The securities lending industry has seen many changes to the taxation of share lending arrangements in South Africa during the last couple of years. In particular, since the introduction of dividends tax on 1 April 2012, the provisions in the Income Tax Act (the “Act”) which relate to the income tax and dividends tax treatment of dividends received by borrowers of JSE listed shares and payments made by such borrowers have been regularly amended, often with retrospective effect. The Draft Taxation Laws Amendment Bill which was released on 17 July 2014 (“2014 Draft Bill”) is no exception, and again contains changes to the dividends tax provisions relating to payments made by such borrowers.
In order to place the proposed amendments by the 2014 Draft Bill in context, the income and dividends tax treatment of dividends on JSE listed shares borrowed and related payments made by borrowers are summarised below. The summary only deals with amendments to the income and dividends tax treatment relevant for securities lending arrangements in respect of JSE listed shares where such shares are borrowed after the announcement or declaration of a dividend.
Securities lending arrangements would typically result in a transfer of the beneficial ownership of the securities from the lender to the borrower and the borrower may accrue the dividend on the listed shares to the extent that such borrower holds the shares on record date. However, the borrower would not necessarily accrue the dividend as it may have on-delivered the shares to another party (e.g. a purchaser).
In instances where the borrower has accrued the dividend, the income tax treatment of such dividend is relevant. Although dividends which are declared by South African tax resident companies are generally exempt from income tax in the hands of the recipient, since 1 April 2012 such dividends would not be exempt from income tax in the hands of a borrower if the borrower is a company. This is due to one of the provisos to the exemption in section 10(1)(k) of the Act which provides that dividends received by a company in respect of a share borrowed by that company would not be exempt from normal tax (i.e. income tax). The borrower would be able to deduct expenditure incurred by it to the extent that such payments comply with the so-called general deduction formula in section 11(a) read with section 23(g) of the Act.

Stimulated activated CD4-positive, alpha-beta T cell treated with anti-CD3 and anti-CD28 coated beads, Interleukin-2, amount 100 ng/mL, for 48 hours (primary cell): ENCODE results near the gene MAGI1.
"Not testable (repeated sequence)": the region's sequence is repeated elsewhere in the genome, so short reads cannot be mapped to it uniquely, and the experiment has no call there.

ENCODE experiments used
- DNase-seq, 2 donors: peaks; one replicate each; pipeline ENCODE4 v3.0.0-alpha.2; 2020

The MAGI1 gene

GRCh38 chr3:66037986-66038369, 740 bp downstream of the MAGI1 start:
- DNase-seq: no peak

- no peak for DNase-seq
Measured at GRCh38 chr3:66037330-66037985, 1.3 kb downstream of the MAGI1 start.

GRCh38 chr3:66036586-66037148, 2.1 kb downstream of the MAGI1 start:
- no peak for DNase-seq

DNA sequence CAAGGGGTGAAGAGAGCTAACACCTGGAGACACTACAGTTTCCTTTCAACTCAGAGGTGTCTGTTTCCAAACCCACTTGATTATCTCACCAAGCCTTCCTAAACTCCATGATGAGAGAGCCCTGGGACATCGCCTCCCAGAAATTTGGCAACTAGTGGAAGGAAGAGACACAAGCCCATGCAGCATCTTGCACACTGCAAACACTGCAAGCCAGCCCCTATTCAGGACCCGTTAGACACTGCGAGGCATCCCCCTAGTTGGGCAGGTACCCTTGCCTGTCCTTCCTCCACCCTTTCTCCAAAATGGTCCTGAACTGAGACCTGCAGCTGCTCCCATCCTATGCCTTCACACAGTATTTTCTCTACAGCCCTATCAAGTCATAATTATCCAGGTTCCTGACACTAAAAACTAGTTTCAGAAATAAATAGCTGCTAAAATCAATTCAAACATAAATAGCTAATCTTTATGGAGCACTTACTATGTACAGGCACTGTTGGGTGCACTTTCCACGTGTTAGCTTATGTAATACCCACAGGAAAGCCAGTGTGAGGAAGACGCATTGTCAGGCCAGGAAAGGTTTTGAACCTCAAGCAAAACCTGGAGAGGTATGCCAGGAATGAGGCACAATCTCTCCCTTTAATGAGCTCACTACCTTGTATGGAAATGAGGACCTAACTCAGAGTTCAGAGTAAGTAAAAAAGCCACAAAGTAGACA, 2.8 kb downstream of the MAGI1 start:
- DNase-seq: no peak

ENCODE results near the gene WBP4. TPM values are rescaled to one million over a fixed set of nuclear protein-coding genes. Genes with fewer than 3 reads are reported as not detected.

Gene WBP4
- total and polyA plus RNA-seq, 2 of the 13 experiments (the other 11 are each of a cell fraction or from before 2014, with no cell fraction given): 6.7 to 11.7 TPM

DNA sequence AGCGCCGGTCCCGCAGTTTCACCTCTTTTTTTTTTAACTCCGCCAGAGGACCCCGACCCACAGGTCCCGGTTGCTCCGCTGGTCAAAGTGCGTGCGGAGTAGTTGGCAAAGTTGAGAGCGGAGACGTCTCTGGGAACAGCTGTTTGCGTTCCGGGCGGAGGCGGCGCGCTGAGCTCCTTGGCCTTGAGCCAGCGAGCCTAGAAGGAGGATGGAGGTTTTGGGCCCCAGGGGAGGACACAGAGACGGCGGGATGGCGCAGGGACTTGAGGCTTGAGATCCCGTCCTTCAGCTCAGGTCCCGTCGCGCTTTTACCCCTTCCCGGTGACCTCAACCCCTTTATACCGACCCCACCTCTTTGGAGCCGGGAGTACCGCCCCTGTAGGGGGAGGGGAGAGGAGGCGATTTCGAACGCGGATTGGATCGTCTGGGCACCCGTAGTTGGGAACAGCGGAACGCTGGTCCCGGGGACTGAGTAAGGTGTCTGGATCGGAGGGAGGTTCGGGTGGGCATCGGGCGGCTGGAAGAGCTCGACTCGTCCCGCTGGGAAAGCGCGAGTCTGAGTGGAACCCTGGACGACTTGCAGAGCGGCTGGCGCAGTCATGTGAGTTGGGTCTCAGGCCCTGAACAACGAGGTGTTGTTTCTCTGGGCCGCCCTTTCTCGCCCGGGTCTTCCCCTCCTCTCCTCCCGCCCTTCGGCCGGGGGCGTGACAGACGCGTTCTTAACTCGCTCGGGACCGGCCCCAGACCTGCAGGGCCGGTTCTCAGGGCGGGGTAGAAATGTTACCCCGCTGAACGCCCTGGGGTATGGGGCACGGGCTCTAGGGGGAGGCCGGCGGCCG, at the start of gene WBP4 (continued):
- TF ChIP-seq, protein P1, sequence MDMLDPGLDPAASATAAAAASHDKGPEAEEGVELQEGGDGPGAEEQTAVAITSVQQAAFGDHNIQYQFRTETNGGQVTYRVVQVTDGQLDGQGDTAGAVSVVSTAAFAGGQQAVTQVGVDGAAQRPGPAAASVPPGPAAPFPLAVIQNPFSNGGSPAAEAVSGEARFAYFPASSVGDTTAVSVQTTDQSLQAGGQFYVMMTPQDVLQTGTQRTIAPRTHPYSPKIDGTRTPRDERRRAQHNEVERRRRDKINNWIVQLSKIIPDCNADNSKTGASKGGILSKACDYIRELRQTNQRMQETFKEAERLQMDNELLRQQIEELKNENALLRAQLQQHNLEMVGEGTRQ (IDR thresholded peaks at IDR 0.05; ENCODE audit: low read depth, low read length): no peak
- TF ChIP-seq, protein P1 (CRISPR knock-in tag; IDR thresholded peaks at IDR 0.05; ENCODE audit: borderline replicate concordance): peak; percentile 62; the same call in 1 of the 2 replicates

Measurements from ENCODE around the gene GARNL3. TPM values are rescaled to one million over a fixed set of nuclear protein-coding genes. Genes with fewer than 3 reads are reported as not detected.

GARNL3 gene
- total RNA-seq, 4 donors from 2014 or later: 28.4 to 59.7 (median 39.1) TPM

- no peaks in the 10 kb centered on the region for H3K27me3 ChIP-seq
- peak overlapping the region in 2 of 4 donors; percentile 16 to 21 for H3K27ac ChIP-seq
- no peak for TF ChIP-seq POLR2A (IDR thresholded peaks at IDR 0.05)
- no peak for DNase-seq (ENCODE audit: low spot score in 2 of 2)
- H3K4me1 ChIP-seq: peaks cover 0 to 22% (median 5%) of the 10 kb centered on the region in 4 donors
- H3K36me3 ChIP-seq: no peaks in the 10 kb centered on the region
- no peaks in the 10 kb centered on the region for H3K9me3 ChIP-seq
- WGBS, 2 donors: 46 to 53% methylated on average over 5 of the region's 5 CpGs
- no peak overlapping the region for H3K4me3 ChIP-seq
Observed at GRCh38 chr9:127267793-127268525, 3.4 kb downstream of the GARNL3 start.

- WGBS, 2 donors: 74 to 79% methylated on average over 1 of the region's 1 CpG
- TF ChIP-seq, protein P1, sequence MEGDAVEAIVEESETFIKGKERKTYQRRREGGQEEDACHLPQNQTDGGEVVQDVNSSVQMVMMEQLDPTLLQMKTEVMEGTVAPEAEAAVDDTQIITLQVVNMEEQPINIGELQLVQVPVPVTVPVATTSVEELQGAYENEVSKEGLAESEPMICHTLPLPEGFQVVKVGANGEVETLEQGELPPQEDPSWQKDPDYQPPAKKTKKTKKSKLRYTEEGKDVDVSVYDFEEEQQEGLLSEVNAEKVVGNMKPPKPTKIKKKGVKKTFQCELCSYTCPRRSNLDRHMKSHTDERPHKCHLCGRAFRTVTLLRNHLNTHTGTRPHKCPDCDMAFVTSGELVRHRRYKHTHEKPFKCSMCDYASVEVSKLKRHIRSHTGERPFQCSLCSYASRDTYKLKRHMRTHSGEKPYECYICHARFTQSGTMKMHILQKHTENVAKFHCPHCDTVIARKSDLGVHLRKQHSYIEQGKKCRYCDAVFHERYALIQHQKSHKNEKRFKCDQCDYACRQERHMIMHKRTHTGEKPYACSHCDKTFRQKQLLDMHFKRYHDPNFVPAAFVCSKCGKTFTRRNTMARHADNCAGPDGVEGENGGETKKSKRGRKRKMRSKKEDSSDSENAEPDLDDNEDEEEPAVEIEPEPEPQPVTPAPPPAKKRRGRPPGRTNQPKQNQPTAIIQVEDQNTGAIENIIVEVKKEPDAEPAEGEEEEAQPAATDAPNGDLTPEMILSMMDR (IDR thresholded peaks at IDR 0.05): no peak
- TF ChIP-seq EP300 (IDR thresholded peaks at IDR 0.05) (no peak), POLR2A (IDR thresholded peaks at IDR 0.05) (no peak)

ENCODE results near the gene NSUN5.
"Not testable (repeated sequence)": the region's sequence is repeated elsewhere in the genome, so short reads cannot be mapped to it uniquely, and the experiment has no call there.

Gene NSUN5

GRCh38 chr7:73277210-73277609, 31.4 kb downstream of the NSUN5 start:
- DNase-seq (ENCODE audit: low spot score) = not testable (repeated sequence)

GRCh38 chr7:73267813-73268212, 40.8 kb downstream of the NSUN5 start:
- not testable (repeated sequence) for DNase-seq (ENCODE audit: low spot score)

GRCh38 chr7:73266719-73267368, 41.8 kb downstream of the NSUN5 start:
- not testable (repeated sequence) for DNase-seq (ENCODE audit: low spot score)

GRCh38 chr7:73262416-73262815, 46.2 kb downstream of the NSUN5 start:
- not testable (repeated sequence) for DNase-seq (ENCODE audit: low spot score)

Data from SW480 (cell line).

In addition to the income tax treatment of the dividend in the hands of the borrower, the dividends tax treatment of the dividend also requires consideration.
As noted above, from 1 April 2012 dividends declared by South African resident companies are subject to dividends tax at the rate of 15%. If the dividend is a cash dividend, the dividend’s tax liability is that of the beneficial owner of the dividend and the payor of the dividend has a withholding tax liability, subject to certain exemptions. If the dividend were to consist of a distribution of an asset in specie, the liability is on the company declaring and paying the dividend. The dividends tax is further levied on foreign dividends (as defined in the Act) paid by a foreign company (i.e. a non-resident company) if the share in respect of which the dividend is paid is a listed share (i.e. listed on the JSE) and it is a cash dividend.
Section 64F(1) of the Act contains various exemptions for beneficial owners of dividends. For example South African tax resident companies are exempt from the dividends tax, dividends which have been included in a taxpayer’s “income” (as defined) are exempt from dividends tax and foreign dividends which are subject to the dividends tax and are received by a non-resident are exempt from dividends tax.
Therefore, to the extent that the borrower in a securities lending arrangement is a South African resident company or has included the dividend in its income in doing its normal tax calculation, the dividend such borrower receives would be exempt from dividends tax. Similarly, where the borrower is a non-resident company and the JSE listed share was issued by a non-resident company, the borrower would be exempt from dividends tax.